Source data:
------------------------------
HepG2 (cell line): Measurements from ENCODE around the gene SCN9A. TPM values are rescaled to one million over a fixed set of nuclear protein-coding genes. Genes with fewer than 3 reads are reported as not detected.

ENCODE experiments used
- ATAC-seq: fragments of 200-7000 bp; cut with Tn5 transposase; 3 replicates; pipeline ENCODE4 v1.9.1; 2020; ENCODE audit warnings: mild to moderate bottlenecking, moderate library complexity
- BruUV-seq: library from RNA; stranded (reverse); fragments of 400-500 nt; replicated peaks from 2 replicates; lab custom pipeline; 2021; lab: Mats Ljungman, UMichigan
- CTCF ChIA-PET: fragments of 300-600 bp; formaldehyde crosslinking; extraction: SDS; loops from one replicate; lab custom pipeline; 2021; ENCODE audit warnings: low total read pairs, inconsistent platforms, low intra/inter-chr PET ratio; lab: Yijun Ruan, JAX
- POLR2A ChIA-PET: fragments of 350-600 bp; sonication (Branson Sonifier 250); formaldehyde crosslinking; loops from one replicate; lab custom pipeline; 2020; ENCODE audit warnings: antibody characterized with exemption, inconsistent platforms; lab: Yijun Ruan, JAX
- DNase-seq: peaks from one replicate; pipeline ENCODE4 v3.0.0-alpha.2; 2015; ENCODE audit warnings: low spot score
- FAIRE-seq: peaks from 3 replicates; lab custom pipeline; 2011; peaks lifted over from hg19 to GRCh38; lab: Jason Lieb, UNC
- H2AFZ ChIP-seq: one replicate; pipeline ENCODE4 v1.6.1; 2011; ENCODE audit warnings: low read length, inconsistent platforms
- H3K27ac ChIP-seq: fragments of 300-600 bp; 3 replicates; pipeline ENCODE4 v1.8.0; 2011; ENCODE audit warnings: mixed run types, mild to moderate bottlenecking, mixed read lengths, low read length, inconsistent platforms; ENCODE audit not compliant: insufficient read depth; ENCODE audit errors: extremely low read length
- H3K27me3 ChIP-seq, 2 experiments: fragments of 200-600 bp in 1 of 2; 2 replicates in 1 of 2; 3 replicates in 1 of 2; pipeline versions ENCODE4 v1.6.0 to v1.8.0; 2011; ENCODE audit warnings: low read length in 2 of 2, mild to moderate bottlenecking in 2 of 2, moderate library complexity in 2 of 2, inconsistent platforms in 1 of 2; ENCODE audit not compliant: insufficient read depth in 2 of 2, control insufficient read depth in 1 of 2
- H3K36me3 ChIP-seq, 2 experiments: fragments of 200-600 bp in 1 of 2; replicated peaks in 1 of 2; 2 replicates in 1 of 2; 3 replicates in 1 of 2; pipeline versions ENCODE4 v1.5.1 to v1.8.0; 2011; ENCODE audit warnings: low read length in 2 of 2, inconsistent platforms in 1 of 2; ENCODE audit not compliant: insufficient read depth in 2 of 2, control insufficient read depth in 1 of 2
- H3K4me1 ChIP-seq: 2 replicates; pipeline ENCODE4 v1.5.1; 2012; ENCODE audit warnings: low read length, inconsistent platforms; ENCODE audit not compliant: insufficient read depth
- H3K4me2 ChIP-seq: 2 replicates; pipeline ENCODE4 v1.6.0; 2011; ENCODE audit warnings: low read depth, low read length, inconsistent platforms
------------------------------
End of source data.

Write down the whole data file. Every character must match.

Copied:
HepG2 (cell line): Measurements from ENCODE around the gene SCN9A. TPM values are rescaled to one million over a fixed set of nuclear protein-coding genes. Genes with fewer than 3 reads are reported as not detected.

ENCODE experiments used
- ATAC-seq: fragments of 200-7000 bp; cut with Tn5 transposase; 3 replicates; pipeline ENCODE4 v1.9.1; 2020; ENCODE audit warnings: mild to moderate bottlenecking, moderate library complexity
- BruUV-seq: library from RNA; stranded (reverse); fragments of 400-500 nt; replicated peaks from 2 replicates; lab custom pipeline; 2021; lab: Mats Ljungman, UMichigan
- CTCF ChIA-PET: fragments of 300-600 bp; formaldehyde crosslinking; extraction: SDS; loops from one replicate; lab custom pipeline; 2021; ENCODE audit warnings: low total read pairs, inconsistent platforms, low intra/inter-chr PET ratio; lab: Yijun Ruan, JAX
- POLR2A ChIA-PET: fragments of 350-600 bp; sonication (Branson Sonifier 250); formaldehyde crosslinking; loops from one replicate; lab custom pipeline; 2020; ENCODE audit warnings: antibody characterized with exemption, inconsistent platforms; lab: Yijun Ruan, JAX
- DNase-seq: peaks from one replicate; pipeline ENCODE4 v3.0.0-alpha.2; 2015; ENCODE audit warnings: low spot score
- FAIRE-seq: peaks from 3 replicates; lab custom pipeline; 2011; peaks lifted over from hg19 to GRCh38; lab: Jason Lieb, UNC
- H2AFZ ChIP-seq: one replicate; pipeline ENCODE4 v1.6.1; 2011; ENCODE audit warnings: low read length, inconsistent platforms
- H3K27ac ChIP-seq: fragments of 300-600 bp; 3 replicates; pipeline ENCODE4 v1.8.0; 2011; ENCODE audit warnings: mixed run types, mild to moderate bottlenecking, mixed read lengths, low read length, inconsistent platforms; ENCODE audit not compliant: insufficient read depth; ENCODE audit errors: extremely low read length
- H3K27me3 ChIP-seq, 2 experiments: fragments of 200-600 bp in 1 of 2; 2 replicates in 1 of 2; 3 replicates in 1 of 2; pipeline versions ENCODE4 v1.6.0 to v1.8.0; 2011; ENCODE audit warnings: low read length in 2 of 2, mild to moderate bottlenecking in 2 of 2, moderate library complexity in 2 of 2, inconsistent platforms in 1 of 2; ENCODE audit not compliant: insufficient read depth in 2 of 2, control insufficient read depth in 1 of 2
- H3K36me3 ChIP-seq, 2 experiments: fragments of 200-600 bp in 1 of 2; replicated peaks in 1 of 2; 2 replicates in 1 of 2; 3 replicates in 1 of 2; pipeline versions ENCODE4 v1.5.1 to v1.8.0; 2011; ENCODE audit warnings: low read length in 2 of 2, inconsistent platforms in 1 of 2; ENCODE audit not compliant: insufficient read depth in 2 of 2, control insufficient read depth in 1 of 2
- H3K4me1 ChIP-seq: 2 replicates; pipeline ENCODE4 v1.5.1; 2012; ENCODE audit warnings: low read length, inconsistent platforms; ENCODE audit not compliant: insufficient read depth
- H3K4me2 ChIP-seq: 2 replicates; pipeline ENCODE4 v1.6.0; 2011; ENCODE audit warnings: low read depth, low read length, inconsistent platforms